Bacchus in a recent post made a kind reference to an earlier post of mine in which I included an image of a somewhat controversial painting by Albert von Keller entitled Im Mondschein. In retrospect it was a bit of an odd choice for me to have included that image in the sequence. It probably worked thematically, although it was a little odd historically. (Also, it was so beautifully painted while at the same time being more than a little transgressive, so really, how could I resist? I have scans of concept sketches and related material for Im Mondschein, so if there’s interest, it might get its own post later.)

But this got me to thinking. Although Albert von Keller was a fairly minor painter who barely rates even a paragraph on Wikipedia, he did produce some fairly remarkable images as an eroticist. Since I have the scans, it seems appropriate to pass them along, with perhaps some minor commentary.

Von Keller certainly had his moments of boldness, as can be seen from this small scan of his Akt am Strand (1874, model Cella Bertender):

Not too remarkable as a nude but note closely: a little tuft of the model’s pubic hair is displayed. For rather a long time the conventions of European painting dictated that the female nude didn’t have pubic hair. Or genitalia. Von Keller’s example of it isn’t the first — Gustave Courbet’s L’origine du monde precedes it by eight years, but it’s still an unusual work for its time.

Von Keller wasn’t usually this bold, especially early in his career. Like so many other artists, he could always find a good pretext for an erotic painting. Allegorical figures were one:

That painting is a study preliminary to a painting entitled Akademische Freiheit (Academic Freedom, 1888). I realize that all of us present and former academics must be saying to ourselves “If only academia had such freedom!”

Biblical themes were also a rich source of inspiration. Here is a study for a painting of Judith und Holophernes (dated 1895):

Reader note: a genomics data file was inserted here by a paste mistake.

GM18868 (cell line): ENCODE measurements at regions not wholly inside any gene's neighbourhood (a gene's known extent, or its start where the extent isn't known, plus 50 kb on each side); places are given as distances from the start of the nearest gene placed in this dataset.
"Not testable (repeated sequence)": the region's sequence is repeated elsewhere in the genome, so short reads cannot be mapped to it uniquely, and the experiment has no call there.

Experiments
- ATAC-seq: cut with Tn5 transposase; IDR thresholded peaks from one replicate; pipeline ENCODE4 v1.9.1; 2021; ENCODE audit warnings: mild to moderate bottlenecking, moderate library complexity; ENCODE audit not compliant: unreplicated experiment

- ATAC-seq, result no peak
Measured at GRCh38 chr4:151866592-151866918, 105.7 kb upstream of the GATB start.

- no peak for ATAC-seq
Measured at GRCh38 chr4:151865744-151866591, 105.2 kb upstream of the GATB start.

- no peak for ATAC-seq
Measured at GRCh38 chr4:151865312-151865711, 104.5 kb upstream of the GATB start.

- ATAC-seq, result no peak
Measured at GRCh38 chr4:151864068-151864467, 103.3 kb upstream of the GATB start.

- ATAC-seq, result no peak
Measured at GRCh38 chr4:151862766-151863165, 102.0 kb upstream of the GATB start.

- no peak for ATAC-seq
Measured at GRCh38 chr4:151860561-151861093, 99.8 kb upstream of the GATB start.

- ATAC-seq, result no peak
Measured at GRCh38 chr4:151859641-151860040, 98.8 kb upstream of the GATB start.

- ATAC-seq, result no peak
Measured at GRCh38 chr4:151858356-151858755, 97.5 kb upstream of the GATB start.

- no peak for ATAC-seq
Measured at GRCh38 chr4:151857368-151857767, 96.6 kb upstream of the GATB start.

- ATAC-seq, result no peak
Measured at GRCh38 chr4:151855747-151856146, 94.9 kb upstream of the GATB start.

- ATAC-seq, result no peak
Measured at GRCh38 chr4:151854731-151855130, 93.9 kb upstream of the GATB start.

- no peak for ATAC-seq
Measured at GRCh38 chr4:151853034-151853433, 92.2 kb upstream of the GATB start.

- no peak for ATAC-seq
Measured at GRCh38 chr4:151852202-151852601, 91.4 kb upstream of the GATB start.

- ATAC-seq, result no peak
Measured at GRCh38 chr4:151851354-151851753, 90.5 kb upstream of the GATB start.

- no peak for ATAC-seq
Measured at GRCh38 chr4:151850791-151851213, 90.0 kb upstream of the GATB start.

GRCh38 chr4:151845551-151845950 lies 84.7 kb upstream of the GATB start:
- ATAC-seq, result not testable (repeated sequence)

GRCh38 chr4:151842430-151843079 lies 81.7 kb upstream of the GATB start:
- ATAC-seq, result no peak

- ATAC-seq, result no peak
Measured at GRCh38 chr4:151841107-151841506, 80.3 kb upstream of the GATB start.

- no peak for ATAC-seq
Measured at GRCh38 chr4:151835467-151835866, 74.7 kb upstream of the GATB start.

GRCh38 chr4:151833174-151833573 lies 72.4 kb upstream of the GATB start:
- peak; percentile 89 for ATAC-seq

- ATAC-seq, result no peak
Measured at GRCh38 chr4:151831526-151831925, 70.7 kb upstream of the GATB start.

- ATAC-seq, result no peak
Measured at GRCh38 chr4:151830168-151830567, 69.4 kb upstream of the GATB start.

To my mind Judith has a rather scary expression, contemplating what she is about to do to Holophernes. But my favorite von Keller on biblical themes (which I have only in monochrome, I fear) is his Adam und Eva (1900):

Just what is Eve looking down at, with such an interested expression?

Von Keller certainly did well by classical themes as well. One good example, especially for its lovely use of light and color, is this Urteil des Paris (Judgment of Paris, 1891):

I must admit to a certain amount of puzzlement as to who’s clothed and why in this picture. Obviously it’s no accident that Aphrodite has turned up naked; clearly she knows where her strengths lie. Athena in back appears to be clothed. Is she, as a goddess connected with law and justice, waiting her turn in queue before disrobing? Or is it simply a measure of character: as a get-those-law-school-applications-in-the-mail type of deity, she is naturally more modestly dressed? Stranger still is why Paris is unclad. It makes perfect extrinsic sense, of course. What viewer doesn’t enjoy contemplating a beautiful nude young man? But it is a little harder to make sense of in terms of the internal logic of the picture. Did remote antiquity have an unusually balmy climate? Were proper laundry services in short supply at Troy? Is there some sort of we’ll-show-you-ours-if-you-show-us-yours game going on with the Olympians? I invite readers to speculate, at least as long as they don’t tell me something boring, like it was just artistic convention that Paris shouldn’t be wearing anything.

As his career went on, it appears that von Keller got bolder with both his theme and styles, painting some remarkable straight-up female nudes without apology. Consider this Kaskade (1910, model Gisela von Wehner):

And finally, in 1915, nearing the end of his life, another, much franker Eve:

The model for this last was Anni Söldner, identified by von Keller scholar Oskar Müller as “das letze Modell Albert von Kellers.”

A career perhaps worthy of more attention, indeed.